in Action, ISBN 1-930110-97-9, by Jack Herrington
January 2004, send
to the web site
(print), $22.50 (ebook)
is fun. It's all about solving interesting problems
and inventing new algorithms. It's about
getting computers to do new things, to do them better,
to do them faster. Or so the story goes. In reality,
in most large software projects, a sizeable portion
of programmers' time is spent implementing the infrastructure
around the juicy bits - the more mundane task of
creating what is usually referred to as "the
plumbing". Much of this plumbing usually revolves
around database access code, test code, reports from
data sets, forms, and other repetitive aspects of
larger software applications.
It's somewhat surprising how programmers tend to
resist delegating those tasks to the computer itself.
After all, don't computers specialize in handling
repetitive, boring tasks? Code Generation comes to
the rescue. Code generation is any process designed
to create source code, typically from some metadata.
This metadata might be a database schema, in the
case of data access code for instance, or it can
even be the code itself, using embedded markup to
generate the repetitive portions.
Code Generation in Action endeavors to introduce
programmers to the varied techniques used in generating
source code. The book is divided into two main parts.
First, fundamental principles of code generation
are explained, and various generator types explored.
The second part of the book, titled Code Generation
Solutions presents a handful of cases studies in
each of eight categories of problems, and provides
different techniques for solving each generation
The overall layout of the first part is very effective.
Each section builds on the previous one in a natural flow.
Several generator types of increasing complexity are explained
in detail and sample implementations are provided and annotated.
The code annotations are particularly handy, despite some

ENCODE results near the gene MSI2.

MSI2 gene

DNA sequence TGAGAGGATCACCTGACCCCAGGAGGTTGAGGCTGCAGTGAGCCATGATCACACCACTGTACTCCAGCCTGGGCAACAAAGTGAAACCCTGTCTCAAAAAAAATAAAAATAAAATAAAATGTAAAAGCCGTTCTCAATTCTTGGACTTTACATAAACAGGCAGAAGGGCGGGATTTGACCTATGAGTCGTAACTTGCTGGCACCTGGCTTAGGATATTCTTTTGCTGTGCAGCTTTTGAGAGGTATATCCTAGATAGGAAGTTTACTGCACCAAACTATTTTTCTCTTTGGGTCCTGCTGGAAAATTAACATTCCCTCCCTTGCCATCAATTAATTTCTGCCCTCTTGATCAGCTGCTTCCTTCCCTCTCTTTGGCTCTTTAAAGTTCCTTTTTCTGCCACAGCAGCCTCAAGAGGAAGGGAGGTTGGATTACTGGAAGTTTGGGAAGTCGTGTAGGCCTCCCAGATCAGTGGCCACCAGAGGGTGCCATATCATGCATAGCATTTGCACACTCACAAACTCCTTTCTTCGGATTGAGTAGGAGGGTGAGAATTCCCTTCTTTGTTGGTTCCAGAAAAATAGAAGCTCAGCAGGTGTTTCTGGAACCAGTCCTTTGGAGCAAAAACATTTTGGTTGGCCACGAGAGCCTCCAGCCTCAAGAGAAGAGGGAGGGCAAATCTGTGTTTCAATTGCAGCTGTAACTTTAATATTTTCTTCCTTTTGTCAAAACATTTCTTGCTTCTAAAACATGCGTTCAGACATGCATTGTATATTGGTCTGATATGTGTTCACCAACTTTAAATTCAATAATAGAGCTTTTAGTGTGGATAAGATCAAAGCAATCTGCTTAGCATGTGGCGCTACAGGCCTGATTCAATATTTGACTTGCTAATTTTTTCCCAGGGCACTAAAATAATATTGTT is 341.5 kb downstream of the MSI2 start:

slightly annoying editorial mistakes; some variable names
in the code don't match the text describing what they do,
for instance. Hopefully, those will get fixed in the second
One initial surprise was the author's choice of language
for the generators themselves. The sample generators in
the book target several different languages with which
most programmers will be sufficiently familiar to easily
grasp the intent. However, the generators themselves are
all written in Ruby, a relative newcomer to the world of
scripting languages. I was initially wondering why author
Jack Herrington hadn't chosen Perl or Python. Herrington
anticipated this question and covers it fairly well in
chapter 2. I wasn't familiar with Ruby before reading this
book and I must admit I was a quick convert. The expressiveness
of its syntax makes it an elegant solution for most any
scripting need. For the reader's convenience, chapter 3
includes a small crash course, and appendix A offers a
more meaty introduction. The Web is also a plentiful source
of documentation and tutorials on using Ruby. At any rate,
the Ruby coverage of the book should be quite sufficient
for understanding the code samples, and I'm willing to
bet you'll be curious enough to fire up your web browser
and kick the Ruby wheels yourself.
Part 2 of the book is meant to expose the reader to more
realistic case studies and offers several solutions for
each problem. The first sections cover each generator and
technique in depth. As the book progresses, the problems
become somewhat repetitive. The text starts to address
the particularity of each problem and glances over aspects
already covered in previous sections. Despite the author's
efforts to keep it lively, it does get a little monotonous
towards the end. Regardless, Part 1 and much of Part 2
amply justify the purchase price, and you can easily look
up any particular problem in Part 2 when the need arises.
A few recurring topics throughout the book are worth mentioning.
The importance of unit testing human-created as well as
machine-generated source code can't be overstressed. Herrington
offers sound advice on implementing unit testing strategies,
including - you guessed it - unit test generators. There's
also a handy regular expressions primer in the Appendix.
As is now pretty standard procedure, the source code of
all examples is available online.
All in all, this is a great read and should provide you
with a good reference. If you're involved in code generation
or if you're simply curious about the subject, this book
should be on your shopping list. Recommended.
Letters to the Editor are welcome and occasionally abused in public. Send e-mail to: firstname.lastname@example.org